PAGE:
Calculating the “smart fraction” for each nation (proportion above IQ 130) should, I suggest, be the common metric for our debates about whether performance at international competitions is better than expected. We can calculate other levels if required, but again we need to keep it simple so as to detect the general picture.
African Self Selection
Chisala makes an interesting argument about self-selected Africans doing well abroad, and I will try to summarize his main points:
Yes, immigrant self selection can affect the average, but not the top performance.
for extremely high elite performance (*at the top*), the average performance of their source population should continue to impose the limitation on the absolute numbers, particularly IF it has a biological cause. This statistical prediction can only be defied if very artificial environmental conditions of the two source populations were in fact the real cause of the difference in the original population averages.
Not only do my opponents give immigrant selection to explain why black Africans seem to outperform black Americans at the top, they incredibly even give that as the explanation for incidents when a black African student outperforms all white students in the UK. No, that gap (30 IQ points) is too large for any top honors to ever be affected by self-selection: you need some new rationalization to explain such common “miracles.” Self-selection may affect average performance, but not top performance, especially not in the first two generations.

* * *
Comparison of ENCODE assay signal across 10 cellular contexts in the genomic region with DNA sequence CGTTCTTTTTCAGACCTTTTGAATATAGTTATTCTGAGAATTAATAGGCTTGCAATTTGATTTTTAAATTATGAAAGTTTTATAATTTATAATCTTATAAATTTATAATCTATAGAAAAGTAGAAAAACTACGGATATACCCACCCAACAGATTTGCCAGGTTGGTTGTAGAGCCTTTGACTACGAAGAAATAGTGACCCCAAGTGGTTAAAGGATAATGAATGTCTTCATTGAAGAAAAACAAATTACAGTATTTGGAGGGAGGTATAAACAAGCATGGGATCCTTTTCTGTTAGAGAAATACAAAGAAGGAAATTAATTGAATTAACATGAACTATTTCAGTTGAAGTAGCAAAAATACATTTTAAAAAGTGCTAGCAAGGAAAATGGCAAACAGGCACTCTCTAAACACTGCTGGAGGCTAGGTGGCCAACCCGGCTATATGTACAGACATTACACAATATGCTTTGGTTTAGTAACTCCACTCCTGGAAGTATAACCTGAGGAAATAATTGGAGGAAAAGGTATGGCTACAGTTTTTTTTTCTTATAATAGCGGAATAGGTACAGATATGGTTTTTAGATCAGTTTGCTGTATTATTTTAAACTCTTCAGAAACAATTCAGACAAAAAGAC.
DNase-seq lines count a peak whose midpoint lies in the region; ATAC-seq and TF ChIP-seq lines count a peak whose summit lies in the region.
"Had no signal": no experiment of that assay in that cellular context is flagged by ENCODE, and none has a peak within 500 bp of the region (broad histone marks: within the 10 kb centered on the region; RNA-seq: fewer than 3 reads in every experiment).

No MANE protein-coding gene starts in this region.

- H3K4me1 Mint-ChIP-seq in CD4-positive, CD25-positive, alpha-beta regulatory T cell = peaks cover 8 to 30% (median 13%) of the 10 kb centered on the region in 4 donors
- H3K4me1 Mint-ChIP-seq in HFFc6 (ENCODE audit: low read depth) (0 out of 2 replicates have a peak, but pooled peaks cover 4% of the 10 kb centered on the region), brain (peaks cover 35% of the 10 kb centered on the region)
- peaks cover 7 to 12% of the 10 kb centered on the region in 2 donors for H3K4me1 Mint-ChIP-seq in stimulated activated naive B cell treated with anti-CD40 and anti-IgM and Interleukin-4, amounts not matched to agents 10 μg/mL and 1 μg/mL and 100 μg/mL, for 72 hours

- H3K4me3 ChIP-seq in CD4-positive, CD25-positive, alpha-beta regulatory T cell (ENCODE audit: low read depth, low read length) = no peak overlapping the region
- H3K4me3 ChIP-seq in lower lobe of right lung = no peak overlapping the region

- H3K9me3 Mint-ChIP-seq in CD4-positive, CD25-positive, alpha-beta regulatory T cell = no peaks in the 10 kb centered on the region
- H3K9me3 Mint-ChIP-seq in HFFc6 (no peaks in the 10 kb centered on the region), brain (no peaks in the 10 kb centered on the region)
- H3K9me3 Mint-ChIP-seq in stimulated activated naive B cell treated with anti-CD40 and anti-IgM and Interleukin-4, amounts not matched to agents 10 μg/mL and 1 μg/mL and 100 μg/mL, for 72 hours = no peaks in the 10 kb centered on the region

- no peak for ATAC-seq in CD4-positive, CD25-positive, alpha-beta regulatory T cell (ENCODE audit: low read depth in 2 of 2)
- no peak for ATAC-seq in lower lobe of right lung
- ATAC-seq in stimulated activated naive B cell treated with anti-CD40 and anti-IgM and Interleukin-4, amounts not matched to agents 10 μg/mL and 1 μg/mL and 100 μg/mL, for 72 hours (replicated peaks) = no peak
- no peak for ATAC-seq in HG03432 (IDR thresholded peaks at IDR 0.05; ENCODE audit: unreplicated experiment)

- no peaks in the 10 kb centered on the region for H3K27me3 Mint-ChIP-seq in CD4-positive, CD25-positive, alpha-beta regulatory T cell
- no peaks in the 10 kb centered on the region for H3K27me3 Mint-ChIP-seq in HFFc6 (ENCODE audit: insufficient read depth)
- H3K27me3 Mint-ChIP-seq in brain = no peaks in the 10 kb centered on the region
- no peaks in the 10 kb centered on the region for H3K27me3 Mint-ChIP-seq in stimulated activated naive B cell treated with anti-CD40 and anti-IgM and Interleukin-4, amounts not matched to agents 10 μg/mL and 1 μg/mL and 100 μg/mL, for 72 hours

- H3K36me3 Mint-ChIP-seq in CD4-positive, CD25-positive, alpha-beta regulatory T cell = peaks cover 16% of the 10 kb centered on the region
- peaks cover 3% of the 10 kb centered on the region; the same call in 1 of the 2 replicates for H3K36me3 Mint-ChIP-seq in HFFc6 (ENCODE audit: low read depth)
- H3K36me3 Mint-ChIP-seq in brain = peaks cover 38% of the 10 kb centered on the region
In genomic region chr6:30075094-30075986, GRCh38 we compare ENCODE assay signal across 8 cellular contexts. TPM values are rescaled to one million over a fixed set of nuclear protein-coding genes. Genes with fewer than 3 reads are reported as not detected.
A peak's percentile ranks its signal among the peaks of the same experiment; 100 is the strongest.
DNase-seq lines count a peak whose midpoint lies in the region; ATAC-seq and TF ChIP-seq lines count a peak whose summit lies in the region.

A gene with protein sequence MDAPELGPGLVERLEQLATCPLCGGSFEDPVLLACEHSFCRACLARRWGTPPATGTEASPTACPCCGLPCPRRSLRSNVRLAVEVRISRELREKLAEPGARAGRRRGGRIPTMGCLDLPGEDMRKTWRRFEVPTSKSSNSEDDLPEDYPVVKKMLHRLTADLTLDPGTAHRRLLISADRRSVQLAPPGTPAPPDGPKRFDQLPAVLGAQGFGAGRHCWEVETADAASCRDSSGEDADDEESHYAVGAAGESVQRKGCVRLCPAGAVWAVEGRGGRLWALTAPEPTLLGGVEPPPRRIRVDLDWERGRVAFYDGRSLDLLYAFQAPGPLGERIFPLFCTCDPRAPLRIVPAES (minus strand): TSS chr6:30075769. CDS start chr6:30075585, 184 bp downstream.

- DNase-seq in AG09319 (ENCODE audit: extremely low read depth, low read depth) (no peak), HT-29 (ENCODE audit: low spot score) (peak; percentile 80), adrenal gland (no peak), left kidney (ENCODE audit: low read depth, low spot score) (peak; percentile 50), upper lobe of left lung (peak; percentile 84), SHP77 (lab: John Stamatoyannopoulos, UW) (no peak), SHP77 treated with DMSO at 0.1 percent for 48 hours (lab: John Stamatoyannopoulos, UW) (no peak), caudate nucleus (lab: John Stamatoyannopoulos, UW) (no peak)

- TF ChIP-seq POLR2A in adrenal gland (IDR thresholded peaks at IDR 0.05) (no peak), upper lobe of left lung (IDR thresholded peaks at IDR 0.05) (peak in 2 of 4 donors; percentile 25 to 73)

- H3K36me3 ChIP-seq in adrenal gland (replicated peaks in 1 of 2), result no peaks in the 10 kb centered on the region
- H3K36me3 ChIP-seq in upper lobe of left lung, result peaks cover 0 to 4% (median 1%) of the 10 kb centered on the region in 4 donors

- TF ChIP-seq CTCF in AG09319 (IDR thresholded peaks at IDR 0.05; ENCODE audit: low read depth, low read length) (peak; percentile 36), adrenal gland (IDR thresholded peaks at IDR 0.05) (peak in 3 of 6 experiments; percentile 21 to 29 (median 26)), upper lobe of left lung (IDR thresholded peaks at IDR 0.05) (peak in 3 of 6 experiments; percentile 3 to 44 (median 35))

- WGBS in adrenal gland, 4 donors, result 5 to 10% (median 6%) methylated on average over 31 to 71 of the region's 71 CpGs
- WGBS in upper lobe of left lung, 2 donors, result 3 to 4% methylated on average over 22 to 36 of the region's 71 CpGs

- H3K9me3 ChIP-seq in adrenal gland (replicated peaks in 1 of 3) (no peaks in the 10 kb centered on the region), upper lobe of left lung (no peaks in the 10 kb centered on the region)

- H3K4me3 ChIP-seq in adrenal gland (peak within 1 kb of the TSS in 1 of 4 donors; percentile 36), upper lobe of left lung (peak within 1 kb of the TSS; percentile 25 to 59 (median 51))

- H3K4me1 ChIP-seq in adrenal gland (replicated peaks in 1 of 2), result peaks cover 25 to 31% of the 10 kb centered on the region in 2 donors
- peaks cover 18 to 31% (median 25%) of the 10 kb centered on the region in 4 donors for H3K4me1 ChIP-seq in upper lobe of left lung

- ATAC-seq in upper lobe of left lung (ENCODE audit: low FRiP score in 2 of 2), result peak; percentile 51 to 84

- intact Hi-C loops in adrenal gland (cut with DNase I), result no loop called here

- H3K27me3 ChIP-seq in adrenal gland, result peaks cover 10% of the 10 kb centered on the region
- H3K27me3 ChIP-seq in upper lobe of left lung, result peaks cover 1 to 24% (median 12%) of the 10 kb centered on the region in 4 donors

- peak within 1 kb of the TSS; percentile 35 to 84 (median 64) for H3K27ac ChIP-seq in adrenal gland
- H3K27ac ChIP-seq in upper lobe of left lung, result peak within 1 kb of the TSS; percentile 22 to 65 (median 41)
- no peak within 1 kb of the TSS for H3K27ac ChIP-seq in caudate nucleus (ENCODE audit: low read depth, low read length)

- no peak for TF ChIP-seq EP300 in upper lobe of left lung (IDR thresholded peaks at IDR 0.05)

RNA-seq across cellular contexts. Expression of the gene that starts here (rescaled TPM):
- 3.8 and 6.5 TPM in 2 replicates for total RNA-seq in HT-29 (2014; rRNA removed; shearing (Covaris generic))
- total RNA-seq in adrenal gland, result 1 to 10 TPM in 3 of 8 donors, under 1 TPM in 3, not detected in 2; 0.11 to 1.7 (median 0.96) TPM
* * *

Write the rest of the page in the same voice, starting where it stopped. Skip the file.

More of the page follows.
It is good that a Black African student led the UK Honor Roll in 2010, and is now at Cambridge University. A more representative group is all Black Africans taking the test. On GCSE pass rates (for 2014) they are slightly above the White British average and, as already discussed, they are a very bimodal population, with as high a proportion of professionals as the local white population, but with many more unemployed persons. It would be better to look at, say, the top 100 or 500 performers, and over several years to get the general picture.
However, I don’t see why top performance should not sometimes be achieved by a person from a category who are generally of low achievement. A top performer coming from the lower ability group is far less likely, but not impossible, and does not of itself invalidate group test results. One cannot get a good estimate of the effect from single cases in single years. However, if top performers came regularly from the lower ability group that would indeed call into question the measures of ability. Another explanation is that it might identify a cognitive elite within that group, which so far is not proven. Either way, it requires explanation. Of course, it would have been interesting to have tested the star performer’s intelligence at 11. The general rule is that cognitive ability at age 11 predicts scholastic attainments age 16, with a correlation of 0.8